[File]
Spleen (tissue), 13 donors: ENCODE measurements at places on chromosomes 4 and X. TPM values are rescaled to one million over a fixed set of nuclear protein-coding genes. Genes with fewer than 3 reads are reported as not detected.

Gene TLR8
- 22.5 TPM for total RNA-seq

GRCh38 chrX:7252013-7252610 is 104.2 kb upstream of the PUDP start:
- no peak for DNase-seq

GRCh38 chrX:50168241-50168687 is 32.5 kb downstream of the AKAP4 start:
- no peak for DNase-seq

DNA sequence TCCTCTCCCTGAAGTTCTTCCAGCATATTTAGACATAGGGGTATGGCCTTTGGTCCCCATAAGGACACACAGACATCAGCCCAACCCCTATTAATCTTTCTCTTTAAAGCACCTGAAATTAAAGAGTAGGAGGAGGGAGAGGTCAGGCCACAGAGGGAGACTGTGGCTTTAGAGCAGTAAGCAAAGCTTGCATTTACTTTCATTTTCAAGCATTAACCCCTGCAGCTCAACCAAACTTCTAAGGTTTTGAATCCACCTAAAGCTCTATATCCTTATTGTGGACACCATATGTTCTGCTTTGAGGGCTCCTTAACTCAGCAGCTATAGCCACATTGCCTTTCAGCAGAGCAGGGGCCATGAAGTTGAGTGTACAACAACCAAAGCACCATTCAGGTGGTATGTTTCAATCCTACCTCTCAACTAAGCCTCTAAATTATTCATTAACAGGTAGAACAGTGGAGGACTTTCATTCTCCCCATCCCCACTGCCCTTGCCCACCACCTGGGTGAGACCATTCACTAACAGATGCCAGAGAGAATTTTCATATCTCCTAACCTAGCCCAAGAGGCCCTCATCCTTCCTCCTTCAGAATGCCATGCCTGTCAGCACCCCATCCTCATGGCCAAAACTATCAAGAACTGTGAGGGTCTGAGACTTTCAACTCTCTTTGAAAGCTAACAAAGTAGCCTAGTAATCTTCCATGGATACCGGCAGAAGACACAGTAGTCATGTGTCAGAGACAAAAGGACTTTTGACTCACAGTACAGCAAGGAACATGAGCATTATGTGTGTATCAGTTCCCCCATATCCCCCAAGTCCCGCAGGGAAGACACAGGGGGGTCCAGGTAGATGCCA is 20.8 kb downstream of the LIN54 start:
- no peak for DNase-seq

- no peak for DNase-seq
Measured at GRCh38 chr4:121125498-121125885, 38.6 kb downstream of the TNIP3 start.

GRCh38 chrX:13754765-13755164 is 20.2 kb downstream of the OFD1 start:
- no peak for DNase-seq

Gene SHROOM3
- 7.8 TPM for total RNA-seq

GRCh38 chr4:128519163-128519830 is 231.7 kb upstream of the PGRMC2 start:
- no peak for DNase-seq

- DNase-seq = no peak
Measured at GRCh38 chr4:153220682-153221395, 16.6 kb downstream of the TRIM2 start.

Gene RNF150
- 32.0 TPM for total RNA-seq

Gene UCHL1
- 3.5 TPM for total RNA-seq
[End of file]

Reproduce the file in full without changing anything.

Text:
Spleen (tissue), 13 donors: ENCODE measurements at places on chromosomes 4 and X. TPM values are rescaled to one million over a fixed set of nuclear protein-coding genes. Genes with fewer than 3 reads are reported as not detected.

Gene TLR8
- 22.5 TPM for total RNA-seq

GRCh38 chrX:7252013-7252610 is 104.2 kb upstream of the PUDP start:
- no peak for DNase-seq

GRCh38 chrX:50168241-50168687 is 32.5 kb downstream of the AKAP4 start:
- no peak for DNase-seq

DNA sequence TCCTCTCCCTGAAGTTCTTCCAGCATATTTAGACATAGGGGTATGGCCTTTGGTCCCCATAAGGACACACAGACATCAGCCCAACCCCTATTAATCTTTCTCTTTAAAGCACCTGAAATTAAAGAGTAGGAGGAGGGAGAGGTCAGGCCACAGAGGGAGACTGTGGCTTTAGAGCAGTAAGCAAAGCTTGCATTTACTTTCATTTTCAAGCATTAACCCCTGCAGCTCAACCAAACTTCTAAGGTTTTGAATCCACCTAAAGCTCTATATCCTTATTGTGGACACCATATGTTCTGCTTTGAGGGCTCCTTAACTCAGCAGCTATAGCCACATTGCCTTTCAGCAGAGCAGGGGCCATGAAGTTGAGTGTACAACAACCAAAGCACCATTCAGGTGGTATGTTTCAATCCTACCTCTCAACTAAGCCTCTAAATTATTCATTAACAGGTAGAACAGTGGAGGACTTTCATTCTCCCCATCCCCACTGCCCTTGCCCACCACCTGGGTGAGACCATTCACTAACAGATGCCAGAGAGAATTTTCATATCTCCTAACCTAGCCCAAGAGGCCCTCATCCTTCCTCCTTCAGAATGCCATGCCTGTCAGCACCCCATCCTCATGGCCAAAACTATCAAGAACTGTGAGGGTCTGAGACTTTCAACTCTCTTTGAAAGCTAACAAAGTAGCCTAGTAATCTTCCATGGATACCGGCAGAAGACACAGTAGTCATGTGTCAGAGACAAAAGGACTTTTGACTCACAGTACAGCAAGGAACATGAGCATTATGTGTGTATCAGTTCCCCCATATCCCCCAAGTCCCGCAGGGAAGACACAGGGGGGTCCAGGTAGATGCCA is 20.8 kb downstream of the LIN54 start:
- no peak for DNase-seq

- no peak for DNase-seq
Measured at GRCh38 chr4:121125498-121125885, 38.6 kb downstream of the TNIP3 start.

GRCh38 chrX:13754765-13755164 is 20.2 kb downstream of the OFD1 start:
- no peak for DNase-seq

Gene SHROOM3
- 7.8 TPM for total RNA-seq

GRCh38 chr4:128519163-128519830 is 231.7 kb upstream of the PGRMC2 start:
- no peak for DNase-seq

- DNase-seq = no peak
Measured at GRCh38 chr4:153220682-153221395, 16.6 kb downstream of the TRIM2 start.

Gene RNF150
- 32.0 TPM for total RNA-seq

Gene UCHL1
- 3.5 TPM for total RNA-seq